Join us in our five week science unit for kids discovering the six simple machines. Lots of hand on activities, book recommendations, free printables, and more! These science activities for kids are recommended for Kindergarten, 1st grade, 2nd grade, 3rd grade, 4th grade, and 5th grade students.
More Simple Machines for Kids
- Inclined Planes
- Wheels & Axel
- Wedges & Screws
- Levers & Pulleys
- I Spy Simple Machines Book
- Free Simple Machines Mini Book
- Fun Simple Machines Game
Inclined Planes Simple Machines Lesson
Today we start a new hands on science unit for homeschool kids – simple machines. We will discuss why we need simple machines, simple physics concepts for kids, and discuss the first of the six simple machines – inclined plains. This unit is geared towards Kindergarten, 1st grade, 2nd grade, 3rd grade, 4th grade, and 5th grade students.
Why do we need Simple Machines?
We need simple machines to help us work more effectively. To better understand how machines work, we need to define some physics concepts for kids.
Simple Physics Concepts for Kids
We started out reading some books (the heart of any study). These are our favorites that I highly recommend.
If you have a Preschool or Kindergarten age child joining your Simple Machine Unit they will enjoy Newton and Me. This beautifully illustrated picture book explains the basics of forces and motion in an easy to read rhyming book.
Let’s start with a simple hands on science activity to help kids understand the basics of physics.
Put a box of books that is too heavy for your child to lift on the floor. Ask your child to life the box on the table. Once they get past the “I can’t do it” part, have them problem solve how they can accomplish their work. They can take the books out/move the box/put the books back in or have a friend help them. No matter how they accomplish it, how long it takes, or who helps it is still the same amount of work.
- When you were moving the box the force of gravity was working against you; making it heavy to lift.
- You used energy to lift the box.
- When you worked together you each had to use less power to accomplish the same work.
Simple machines make work easier
Machines make our work easier. Think of how much work it would be to pick up a car to take it to the mechanic if we had to do all the work ourselves. Luckily we have a machine called a tow truck that makes it easier.
What are other types of machines we use?
Many machines are complex with lots of moving parts, but ALL complex machines are made from six simple machines: inclined plane, wedge, screw, lever, pulley, wheel, and axle. Simple machines have one or no moving parts.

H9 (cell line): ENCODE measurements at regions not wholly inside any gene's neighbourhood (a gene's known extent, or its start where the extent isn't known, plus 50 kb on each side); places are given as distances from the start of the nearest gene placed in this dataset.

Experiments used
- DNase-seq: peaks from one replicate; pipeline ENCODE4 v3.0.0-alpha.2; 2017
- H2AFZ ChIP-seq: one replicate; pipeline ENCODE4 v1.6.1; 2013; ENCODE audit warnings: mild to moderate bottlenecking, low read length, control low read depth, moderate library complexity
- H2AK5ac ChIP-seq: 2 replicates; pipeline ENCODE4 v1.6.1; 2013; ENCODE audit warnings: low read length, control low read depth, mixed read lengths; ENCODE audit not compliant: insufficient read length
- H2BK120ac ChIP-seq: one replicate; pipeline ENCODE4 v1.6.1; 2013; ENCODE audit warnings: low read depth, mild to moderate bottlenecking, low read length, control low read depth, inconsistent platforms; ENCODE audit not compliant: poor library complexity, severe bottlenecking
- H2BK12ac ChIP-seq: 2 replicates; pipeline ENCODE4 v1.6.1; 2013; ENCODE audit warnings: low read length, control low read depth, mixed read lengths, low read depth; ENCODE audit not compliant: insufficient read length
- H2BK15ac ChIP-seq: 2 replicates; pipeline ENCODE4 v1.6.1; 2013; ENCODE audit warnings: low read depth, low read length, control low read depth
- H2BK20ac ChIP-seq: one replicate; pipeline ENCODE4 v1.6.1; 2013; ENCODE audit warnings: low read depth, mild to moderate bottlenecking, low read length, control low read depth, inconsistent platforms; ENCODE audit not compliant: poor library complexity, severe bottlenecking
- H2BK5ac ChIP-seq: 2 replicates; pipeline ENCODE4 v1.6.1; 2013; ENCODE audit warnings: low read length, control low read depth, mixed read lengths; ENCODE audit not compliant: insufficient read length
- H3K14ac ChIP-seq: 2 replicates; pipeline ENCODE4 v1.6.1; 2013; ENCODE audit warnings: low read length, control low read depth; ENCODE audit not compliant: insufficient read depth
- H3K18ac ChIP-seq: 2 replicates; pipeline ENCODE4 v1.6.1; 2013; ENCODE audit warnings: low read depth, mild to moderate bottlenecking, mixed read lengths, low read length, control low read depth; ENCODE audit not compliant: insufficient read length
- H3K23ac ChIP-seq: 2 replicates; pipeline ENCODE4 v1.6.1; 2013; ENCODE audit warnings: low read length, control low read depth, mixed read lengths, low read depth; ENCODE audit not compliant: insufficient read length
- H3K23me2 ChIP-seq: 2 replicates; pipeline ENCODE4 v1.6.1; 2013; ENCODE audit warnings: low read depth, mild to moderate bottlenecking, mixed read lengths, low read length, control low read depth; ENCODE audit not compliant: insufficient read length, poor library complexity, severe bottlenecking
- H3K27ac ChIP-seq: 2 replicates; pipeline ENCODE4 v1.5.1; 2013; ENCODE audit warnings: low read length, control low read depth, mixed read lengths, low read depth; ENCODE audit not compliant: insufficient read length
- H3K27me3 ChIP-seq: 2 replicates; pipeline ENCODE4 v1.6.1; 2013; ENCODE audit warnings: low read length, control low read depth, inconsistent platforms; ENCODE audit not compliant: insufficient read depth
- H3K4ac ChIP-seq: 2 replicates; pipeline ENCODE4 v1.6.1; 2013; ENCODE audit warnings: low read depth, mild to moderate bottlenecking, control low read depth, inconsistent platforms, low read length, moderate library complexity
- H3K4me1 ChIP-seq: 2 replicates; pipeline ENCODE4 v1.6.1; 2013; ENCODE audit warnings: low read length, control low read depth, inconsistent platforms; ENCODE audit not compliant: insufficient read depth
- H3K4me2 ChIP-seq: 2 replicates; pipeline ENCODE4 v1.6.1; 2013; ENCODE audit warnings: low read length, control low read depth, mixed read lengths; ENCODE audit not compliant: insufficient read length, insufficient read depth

An inclined plane is a flat surface with one edge raised higher than the other. They are useful to help moving heavy items from one level to another easier. They include things like hills, ramps, staircases, and so many more! This book helps kids visualize a whole bunch of inclined planes:
Inclined Planes Experiment
We used a hands on science experiment to demonstrate inclined planes.
First I had the kids try to carry a suitcase up and down the stairs. (Yep, I made it extra heavy.) Then I suggested we try moving it using an inclined plane like we were learning about. We used a long card table since we didn’t have a box laying around. The kids were amazed at how much easier it was to move the suitcase up the stairs using an inclined plane.
Inclined Planes “Egg”speriment
Next we explore how inclined planes reduce force with an “egg”speriment.
I hardboiled three eggs (I didn’t really relish the idea of having egg all over). One kid dropped the egg straight down. The next used an inclined plane. The third child used a very gradually sloped inclined plane. The kids observed that using the inclined plane, especially the less steep one, helped the egg go down more slowly and become less cracked.
Force Varies by Incline
We did a third simple machine inclined plane experiment. I explained how force will vary depending on the incline of your ramp just like the less steep egg ramp helped the egg to use the least amount of force and crack less. So we had 3 ramps of increased steepness. We then raced them to see which one would go down with the most force; quickest.
Much to my sons delight, his steep ramp made his car go the quickest of all three cars.
Physicists call this the mechanical advantage. It’s the length of your incline plane (ramp) divided by your height.
Download Simple Machine Worksheets
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